Divalent Metal Transporter 1 Regulates Iron-Mediated ROS and Pancreatic β Cell Fate in Response to Cytokines

Publication: Research - peer-reviewJournal article – Annual report year: 2012

Without internal affiliation

  • Author: Hansen, Jakob Bondo

    University of Copenhagen, Denmark

  • Author: Tonnesen, Morten Fog

    Novo Nordisk A/S, Denmark

  • Author: Madsen, Andreas Nygaard

    University of Copenhagen, Denmark

  • Author: Hagedorn, Peter H.

    Technical University of Denmark

  • Author: Friberg, Josefine

    University of Copenhagen, Denmark

  • Author: Grunnet, Lars Groth

    Novo Nordisk A/S, Denmark

  • Author: Heller, R. Scott

    Novo Nordisk A/S

  • Author: Nielsen, Anja Østergren

    Novo Nordisk A/S, Denmark

  • Author: Størling, Joachim

    Copenhagen University Hospital, Denmark

  • Author: Baeyens, Luc

    Vrije Universiteit Brussel

  • Author: Anker-Kitai, Leeat

    Department of Human Molecular Genetics and Biochemistry, Sackler School of Medicine, Tel Aviv University, 69978 Tel Aviv, Israel

  • Author: Qvortrup, Klaus

    University of Copenhagen, Denmark

  • Author: Bouwens, Luc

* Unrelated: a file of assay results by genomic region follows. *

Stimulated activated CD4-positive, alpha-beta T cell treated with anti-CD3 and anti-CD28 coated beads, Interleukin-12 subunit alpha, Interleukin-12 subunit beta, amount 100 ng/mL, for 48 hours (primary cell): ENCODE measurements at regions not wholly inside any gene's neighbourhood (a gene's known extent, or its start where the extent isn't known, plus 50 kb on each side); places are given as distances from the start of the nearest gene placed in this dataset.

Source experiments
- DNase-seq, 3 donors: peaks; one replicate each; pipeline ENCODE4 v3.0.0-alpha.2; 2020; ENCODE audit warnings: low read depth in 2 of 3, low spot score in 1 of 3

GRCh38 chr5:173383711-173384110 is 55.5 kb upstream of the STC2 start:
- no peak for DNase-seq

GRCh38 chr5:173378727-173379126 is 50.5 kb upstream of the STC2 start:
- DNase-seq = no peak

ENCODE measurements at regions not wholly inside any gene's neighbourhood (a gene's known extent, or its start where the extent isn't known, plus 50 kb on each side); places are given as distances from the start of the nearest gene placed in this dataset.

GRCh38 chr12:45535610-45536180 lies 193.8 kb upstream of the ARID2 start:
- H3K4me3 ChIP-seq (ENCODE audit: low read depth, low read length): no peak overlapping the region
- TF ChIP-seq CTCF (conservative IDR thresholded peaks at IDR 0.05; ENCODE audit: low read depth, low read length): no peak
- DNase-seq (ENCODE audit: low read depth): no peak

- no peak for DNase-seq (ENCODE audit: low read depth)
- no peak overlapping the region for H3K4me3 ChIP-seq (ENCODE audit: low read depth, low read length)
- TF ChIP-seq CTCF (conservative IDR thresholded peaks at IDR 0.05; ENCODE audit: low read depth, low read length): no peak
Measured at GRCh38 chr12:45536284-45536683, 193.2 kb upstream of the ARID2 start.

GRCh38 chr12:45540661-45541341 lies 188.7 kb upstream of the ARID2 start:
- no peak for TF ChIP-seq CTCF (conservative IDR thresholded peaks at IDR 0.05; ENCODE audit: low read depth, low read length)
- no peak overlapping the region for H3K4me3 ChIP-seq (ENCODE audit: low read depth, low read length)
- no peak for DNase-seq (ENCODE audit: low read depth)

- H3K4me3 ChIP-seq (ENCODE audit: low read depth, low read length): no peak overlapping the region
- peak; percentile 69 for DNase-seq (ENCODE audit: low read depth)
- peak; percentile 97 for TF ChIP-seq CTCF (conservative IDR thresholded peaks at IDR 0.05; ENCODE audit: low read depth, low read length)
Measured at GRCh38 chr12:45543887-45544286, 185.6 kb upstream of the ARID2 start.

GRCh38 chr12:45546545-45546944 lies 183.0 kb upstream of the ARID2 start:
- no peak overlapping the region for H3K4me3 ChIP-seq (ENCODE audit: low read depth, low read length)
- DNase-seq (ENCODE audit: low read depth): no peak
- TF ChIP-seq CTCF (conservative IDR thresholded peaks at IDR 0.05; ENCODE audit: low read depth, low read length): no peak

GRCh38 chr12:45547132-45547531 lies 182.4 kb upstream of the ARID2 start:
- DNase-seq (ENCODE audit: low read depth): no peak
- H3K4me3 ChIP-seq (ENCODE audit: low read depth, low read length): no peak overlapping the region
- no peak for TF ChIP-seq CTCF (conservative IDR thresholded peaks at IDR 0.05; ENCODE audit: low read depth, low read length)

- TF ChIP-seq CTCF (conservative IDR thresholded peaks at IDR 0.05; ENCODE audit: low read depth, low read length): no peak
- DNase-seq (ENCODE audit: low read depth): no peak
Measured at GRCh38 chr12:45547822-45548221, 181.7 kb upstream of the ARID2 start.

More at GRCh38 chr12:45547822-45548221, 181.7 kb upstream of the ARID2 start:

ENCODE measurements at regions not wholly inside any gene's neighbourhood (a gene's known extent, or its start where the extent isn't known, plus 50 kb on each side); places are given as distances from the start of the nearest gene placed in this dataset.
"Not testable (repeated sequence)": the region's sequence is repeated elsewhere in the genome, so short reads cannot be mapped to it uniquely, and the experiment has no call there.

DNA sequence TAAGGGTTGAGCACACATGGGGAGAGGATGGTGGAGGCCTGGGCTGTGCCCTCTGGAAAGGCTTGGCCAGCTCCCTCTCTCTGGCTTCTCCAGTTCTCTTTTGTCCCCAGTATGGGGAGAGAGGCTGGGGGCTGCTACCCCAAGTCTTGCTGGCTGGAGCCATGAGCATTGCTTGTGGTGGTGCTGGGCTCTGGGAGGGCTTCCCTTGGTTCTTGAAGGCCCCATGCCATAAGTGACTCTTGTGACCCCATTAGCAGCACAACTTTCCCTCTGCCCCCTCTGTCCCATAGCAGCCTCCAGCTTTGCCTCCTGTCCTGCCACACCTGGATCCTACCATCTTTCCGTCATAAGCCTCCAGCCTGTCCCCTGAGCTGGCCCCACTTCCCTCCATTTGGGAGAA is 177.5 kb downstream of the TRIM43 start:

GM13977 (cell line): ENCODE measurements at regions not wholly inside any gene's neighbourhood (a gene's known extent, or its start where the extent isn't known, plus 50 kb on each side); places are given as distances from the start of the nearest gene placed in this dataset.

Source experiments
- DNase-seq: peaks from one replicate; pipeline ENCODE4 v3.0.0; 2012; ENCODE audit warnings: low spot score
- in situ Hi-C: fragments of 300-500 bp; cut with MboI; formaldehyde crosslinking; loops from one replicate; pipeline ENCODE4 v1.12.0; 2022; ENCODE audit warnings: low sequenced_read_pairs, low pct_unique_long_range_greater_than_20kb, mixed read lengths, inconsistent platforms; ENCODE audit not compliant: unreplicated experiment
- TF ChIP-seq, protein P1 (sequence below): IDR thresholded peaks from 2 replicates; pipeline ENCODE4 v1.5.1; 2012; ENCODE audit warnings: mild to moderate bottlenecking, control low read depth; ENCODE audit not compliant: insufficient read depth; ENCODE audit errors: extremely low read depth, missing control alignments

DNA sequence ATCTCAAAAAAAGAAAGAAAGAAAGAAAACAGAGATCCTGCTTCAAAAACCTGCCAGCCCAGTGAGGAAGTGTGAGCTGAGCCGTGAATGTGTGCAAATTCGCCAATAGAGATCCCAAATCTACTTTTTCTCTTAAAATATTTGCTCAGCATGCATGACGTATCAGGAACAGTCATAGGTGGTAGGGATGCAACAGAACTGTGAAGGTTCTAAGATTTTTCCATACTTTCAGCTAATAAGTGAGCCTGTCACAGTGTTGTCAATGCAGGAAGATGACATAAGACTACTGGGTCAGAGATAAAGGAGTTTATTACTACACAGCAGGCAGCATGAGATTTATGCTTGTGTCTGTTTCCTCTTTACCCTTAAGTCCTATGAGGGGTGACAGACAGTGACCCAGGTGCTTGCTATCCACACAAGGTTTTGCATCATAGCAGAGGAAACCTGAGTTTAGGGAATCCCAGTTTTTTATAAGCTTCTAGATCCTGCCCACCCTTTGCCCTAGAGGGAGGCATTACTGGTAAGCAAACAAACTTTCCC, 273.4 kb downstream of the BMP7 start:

Vrije Universiteit Brussel

  • Author: Efrat, Shimon

    Department of Human Molecular Genetics and Biochemistry, Sackler School of Medicine, Tel Aviv University, 69978 Tel Aviv, Israel

  • Author: Aalund, Mogens

    Neurotech A/S, 2200 Copenhagen, Denmark

  • Author: Andrews, Nancy C.

    Duke University

  • Author: Billestrup, Nils

    University of Copenhagen, Denmark

  • Author: Karlsen, Allan E.

    Novo Nordisk A/S, Denmark

  • Author: Holst, Birgitte

    University of Copenhagen, Denmark

  • Author: Pociot, Flemming

    Lund University, Sweden

  • Author: Mandrup-Poulsen, Thomas

    Karolinska Institute, Sweden

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Reactive oxygen species (ROS) contribute to target-cell damage in inflammatory and iron-overload diseases. Little is known about iron transport regulation during inflammatory attack. Through a combination of in vitro and in vivo studies, we show that the proinflammatory cytokine IL-1β induces divalent metal transporter 1 (DMT1) expression correlating with increased β cell iron content and ROS production. Iron chelation and siRNA and genetic knockdown of DMT1 expression reduce cytokine-induced ROS formation and cell death. Glucose-stimulated insulin secretion in the absence of cytokines in Dmt1 knockout islets is defective, highlighting a physiological role of iron and ROS in the regulation of insulin secretion. Dmt1 knockout mice are protected against multiple low-dose streptozotocin and high-fat diet-induced glucose intolerance, models of type 1 and type 2 diabetes, respectively. Thus, β cells become prone to ROS-mediated inflammatory damage via aberrant cellular iron metabolism, a finding with potential general cellular implications.
Original languageEnglish
JournalCell Metabolism
Publication date2012
Volume16
Issue4
Pages449-461
ISSN1550-4131
DOIs
StatePublished
CitationsWeb of Science® Times Cited: 13
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